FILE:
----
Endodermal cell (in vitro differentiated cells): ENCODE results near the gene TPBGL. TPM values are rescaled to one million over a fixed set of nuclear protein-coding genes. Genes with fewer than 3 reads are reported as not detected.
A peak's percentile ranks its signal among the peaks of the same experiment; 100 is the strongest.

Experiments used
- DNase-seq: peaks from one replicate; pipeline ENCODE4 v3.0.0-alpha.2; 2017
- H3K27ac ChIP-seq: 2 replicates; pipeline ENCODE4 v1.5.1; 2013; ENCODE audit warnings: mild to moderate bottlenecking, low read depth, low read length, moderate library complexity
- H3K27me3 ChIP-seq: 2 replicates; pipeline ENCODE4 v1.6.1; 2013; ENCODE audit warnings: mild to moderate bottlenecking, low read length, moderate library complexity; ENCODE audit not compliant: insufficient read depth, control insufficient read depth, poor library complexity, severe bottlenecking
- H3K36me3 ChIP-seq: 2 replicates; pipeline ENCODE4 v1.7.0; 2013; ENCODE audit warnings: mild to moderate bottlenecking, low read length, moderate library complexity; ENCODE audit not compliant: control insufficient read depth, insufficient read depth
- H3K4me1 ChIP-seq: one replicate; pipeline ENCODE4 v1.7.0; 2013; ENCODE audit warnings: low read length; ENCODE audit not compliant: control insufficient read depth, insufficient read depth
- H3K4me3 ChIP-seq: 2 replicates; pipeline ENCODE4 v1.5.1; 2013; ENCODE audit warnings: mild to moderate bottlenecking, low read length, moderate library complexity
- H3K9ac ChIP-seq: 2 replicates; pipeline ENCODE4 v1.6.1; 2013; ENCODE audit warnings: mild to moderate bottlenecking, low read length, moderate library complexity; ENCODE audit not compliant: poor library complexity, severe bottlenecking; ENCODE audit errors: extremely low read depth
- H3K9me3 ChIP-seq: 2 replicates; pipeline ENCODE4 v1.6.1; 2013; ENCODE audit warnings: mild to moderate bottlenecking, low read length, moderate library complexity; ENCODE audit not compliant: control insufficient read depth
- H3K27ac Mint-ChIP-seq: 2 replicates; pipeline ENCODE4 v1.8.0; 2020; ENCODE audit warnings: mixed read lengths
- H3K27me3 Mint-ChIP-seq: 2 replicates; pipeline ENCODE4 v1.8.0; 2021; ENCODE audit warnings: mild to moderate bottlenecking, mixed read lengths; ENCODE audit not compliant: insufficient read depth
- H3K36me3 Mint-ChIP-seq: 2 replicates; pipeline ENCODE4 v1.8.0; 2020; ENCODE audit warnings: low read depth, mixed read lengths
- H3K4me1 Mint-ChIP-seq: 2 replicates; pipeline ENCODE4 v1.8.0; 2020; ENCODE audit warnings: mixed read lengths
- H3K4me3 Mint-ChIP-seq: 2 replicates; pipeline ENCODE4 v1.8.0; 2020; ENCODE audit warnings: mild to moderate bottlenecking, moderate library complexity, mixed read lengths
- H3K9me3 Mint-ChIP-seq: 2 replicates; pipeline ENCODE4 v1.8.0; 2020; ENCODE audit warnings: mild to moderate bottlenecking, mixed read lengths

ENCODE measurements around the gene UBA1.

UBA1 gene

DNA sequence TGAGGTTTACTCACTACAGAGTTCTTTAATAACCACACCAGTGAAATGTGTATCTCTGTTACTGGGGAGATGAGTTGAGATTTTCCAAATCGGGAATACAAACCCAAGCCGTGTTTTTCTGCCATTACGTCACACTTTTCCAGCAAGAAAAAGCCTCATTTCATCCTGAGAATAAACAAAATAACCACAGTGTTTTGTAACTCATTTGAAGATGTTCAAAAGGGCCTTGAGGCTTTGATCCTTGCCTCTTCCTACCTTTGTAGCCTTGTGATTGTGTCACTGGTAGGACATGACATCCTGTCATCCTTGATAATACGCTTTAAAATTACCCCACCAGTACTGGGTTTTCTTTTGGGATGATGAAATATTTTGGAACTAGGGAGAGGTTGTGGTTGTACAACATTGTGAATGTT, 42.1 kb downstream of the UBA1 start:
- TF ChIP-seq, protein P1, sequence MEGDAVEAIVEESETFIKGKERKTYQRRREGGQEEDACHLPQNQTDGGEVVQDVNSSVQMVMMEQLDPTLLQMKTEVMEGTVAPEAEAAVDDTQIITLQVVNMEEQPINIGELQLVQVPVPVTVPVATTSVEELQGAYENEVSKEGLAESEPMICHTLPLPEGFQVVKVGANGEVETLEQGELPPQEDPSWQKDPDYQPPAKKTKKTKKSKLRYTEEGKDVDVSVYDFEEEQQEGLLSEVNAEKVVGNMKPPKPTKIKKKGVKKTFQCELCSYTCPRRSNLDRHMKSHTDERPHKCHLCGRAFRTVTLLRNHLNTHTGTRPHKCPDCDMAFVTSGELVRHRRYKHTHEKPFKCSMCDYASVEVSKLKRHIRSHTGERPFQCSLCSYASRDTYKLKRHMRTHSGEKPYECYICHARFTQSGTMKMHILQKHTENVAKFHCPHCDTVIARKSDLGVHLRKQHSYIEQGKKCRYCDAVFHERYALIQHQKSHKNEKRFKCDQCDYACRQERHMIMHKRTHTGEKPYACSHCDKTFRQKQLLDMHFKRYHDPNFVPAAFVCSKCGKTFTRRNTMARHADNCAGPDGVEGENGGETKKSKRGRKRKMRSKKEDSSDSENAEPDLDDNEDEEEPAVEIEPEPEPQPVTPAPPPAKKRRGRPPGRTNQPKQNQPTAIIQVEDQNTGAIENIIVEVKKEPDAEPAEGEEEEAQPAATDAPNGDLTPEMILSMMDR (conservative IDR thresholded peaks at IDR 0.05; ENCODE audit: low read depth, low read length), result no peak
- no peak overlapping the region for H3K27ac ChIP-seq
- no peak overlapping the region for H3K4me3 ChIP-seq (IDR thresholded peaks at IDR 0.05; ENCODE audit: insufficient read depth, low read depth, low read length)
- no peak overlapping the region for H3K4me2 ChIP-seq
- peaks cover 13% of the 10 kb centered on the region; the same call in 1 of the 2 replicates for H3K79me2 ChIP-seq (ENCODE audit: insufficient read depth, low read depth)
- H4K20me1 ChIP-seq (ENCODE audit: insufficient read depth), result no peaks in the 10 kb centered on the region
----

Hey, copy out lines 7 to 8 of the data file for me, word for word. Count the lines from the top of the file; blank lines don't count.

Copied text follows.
- H3K36me3 ChIP-seq: 2 replicates; pipeline ENCODE4 v1.7.0; 2013; ENCODE audit warnings: mild to moderate bottlenecking, low read length, moderate library complexity; ENCODE audit not compliant: control insufficient read depth, insufficient read depth
- H3K4me1 ChIP-seq: one replicate; pipeline ENCODE4 v1.7.0; 2013; ENCODE audit warnings: low read length; ENCODE audit not compliant: control insufficient read depth, insufficient read depth